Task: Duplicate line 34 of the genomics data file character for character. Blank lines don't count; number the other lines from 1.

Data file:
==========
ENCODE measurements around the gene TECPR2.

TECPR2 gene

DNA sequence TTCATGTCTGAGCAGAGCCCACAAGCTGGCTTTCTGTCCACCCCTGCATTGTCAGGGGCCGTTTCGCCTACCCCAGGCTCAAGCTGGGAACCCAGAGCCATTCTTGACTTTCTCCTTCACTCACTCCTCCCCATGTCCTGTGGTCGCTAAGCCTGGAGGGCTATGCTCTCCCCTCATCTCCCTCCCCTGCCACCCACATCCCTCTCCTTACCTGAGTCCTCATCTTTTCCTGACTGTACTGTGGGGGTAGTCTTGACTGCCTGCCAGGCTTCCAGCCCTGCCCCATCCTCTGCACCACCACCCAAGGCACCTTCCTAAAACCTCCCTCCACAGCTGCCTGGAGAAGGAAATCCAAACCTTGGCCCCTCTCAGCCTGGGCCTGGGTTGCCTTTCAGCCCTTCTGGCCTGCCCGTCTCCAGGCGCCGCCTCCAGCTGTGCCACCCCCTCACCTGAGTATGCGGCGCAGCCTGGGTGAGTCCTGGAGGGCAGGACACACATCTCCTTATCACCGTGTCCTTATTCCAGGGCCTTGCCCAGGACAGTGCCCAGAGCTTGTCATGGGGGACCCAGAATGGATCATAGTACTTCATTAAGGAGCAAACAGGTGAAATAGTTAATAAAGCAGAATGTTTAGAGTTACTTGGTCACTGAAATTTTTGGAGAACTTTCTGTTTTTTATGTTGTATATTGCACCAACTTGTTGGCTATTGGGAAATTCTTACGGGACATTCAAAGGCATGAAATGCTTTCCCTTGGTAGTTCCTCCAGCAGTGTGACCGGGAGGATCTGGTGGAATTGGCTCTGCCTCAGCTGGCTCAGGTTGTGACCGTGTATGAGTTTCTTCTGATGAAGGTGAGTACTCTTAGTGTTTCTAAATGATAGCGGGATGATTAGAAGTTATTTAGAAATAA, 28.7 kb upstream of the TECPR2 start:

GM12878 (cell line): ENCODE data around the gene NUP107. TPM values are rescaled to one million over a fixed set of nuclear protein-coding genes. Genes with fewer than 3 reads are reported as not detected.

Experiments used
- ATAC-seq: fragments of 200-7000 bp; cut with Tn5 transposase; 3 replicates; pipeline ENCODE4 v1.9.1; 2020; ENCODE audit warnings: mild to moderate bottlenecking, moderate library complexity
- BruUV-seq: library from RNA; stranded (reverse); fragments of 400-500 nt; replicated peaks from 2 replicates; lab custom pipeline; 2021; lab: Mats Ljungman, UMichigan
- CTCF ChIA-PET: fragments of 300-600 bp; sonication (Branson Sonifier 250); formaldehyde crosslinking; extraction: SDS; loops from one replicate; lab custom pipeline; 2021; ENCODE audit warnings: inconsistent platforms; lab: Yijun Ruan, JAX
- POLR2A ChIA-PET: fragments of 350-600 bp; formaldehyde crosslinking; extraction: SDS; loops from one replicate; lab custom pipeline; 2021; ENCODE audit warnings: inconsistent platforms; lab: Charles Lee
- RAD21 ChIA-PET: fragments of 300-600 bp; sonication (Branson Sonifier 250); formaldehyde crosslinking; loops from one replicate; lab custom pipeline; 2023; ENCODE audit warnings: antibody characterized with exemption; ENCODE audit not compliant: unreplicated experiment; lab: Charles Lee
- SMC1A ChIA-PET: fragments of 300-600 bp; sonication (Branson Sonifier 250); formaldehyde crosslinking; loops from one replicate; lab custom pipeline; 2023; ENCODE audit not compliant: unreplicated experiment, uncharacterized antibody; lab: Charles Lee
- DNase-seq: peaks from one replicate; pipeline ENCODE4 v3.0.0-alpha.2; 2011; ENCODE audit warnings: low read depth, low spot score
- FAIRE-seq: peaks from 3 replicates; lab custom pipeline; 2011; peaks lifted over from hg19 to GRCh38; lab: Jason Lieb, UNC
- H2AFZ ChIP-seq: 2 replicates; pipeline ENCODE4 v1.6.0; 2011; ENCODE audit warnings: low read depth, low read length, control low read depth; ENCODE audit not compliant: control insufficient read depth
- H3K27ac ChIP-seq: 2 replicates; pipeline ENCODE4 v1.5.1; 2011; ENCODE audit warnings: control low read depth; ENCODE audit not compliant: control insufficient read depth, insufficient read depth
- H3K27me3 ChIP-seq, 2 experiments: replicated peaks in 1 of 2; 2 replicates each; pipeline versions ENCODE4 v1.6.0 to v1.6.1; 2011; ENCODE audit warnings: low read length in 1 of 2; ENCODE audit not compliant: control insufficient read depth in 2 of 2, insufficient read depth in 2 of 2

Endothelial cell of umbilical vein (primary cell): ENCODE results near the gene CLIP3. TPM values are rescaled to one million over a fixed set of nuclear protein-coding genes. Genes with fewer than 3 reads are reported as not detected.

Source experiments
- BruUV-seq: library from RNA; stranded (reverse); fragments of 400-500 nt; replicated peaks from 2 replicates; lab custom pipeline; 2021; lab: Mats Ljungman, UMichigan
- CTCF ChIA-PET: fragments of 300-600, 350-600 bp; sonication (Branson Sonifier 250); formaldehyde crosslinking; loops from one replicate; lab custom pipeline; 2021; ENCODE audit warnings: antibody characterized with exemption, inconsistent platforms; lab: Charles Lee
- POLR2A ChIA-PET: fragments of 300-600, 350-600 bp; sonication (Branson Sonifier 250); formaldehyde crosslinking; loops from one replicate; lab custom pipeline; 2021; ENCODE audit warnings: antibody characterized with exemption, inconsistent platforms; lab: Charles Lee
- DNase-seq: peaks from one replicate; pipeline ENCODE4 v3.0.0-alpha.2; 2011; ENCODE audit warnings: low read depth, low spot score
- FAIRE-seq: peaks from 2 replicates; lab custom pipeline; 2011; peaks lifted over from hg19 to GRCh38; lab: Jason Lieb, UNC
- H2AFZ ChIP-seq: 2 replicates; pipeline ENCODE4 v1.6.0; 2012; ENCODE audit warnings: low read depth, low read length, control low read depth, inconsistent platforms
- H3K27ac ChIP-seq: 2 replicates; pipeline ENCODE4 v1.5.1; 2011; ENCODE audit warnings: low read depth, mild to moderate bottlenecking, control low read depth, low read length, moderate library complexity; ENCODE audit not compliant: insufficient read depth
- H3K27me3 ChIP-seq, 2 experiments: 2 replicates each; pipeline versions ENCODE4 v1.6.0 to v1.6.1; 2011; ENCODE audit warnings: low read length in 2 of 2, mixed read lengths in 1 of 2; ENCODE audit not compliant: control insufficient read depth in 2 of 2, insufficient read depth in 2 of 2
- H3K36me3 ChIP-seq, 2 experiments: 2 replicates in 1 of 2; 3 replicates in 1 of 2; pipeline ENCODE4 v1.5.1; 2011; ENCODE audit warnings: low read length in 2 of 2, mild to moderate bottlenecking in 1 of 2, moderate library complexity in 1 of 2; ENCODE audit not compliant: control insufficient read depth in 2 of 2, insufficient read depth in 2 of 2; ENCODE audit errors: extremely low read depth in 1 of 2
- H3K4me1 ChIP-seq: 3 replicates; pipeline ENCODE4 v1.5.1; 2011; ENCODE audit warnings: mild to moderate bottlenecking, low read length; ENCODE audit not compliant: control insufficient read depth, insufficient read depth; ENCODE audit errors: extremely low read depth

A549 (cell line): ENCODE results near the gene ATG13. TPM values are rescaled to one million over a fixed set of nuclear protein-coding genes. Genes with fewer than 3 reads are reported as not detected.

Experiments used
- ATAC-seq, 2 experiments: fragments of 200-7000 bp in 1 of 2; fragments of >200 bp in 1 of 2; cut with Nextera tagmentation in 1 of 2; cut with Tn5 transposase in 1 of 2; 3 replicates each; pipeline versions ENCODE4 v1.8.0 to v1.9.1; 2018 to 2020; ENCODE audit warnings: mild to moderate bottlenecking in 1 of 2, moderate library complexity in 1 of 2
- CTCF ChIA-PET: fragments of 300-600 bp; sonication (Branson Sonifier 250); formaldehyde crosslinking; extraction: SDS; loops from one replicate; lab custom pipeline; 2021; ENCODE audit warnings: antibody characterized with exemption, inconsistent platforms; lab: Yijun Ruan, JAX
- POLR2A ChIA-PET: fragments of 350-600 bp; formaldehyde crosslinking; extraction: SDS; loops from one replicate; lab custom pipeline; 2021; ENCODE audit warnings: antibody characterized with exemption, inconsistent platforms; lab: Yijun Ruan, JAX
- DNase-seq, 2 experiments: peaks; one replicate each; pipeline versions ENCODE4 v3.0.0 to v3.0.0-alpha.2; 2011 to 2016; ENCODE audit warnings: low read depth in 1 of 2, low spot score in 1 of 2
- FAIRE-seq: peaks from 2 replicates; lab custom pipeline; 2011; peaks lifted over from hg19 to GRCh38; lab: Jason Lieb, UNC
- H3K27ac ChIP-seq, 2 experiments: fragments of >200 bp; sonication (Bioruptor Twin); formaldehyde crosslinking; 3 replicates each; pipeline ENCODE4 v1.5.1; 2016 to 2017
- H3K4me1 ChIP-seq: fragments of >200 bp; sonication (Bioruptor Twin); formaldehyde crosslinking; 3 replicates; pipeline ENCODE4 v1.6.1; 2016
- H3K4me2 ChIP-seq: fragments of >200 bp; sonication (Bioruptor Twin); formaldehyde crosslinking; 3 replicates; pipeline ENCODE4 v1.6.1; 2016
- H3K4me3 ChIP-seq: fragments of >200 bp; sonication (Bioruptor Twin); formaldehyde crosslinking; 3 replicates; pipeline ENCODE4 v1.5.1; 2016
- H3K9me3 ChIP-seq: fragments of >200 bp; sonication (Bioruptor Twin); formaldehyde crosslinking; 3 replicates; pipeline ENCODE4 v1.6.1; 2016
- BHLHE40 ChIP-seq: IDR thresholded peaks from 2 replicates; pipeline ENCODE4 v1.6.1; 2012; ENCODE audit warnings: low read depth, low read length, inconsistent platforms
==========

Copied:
- DNase-seq, 2 experiments: peaks; one replicate each; pipeline versions ENCODE4 v3.0.0 to v3.0.0-alpha.2; 2011 to 2016; ENCODE audit warnings: low read depth in 1 of 2, low spot score in 1 of 2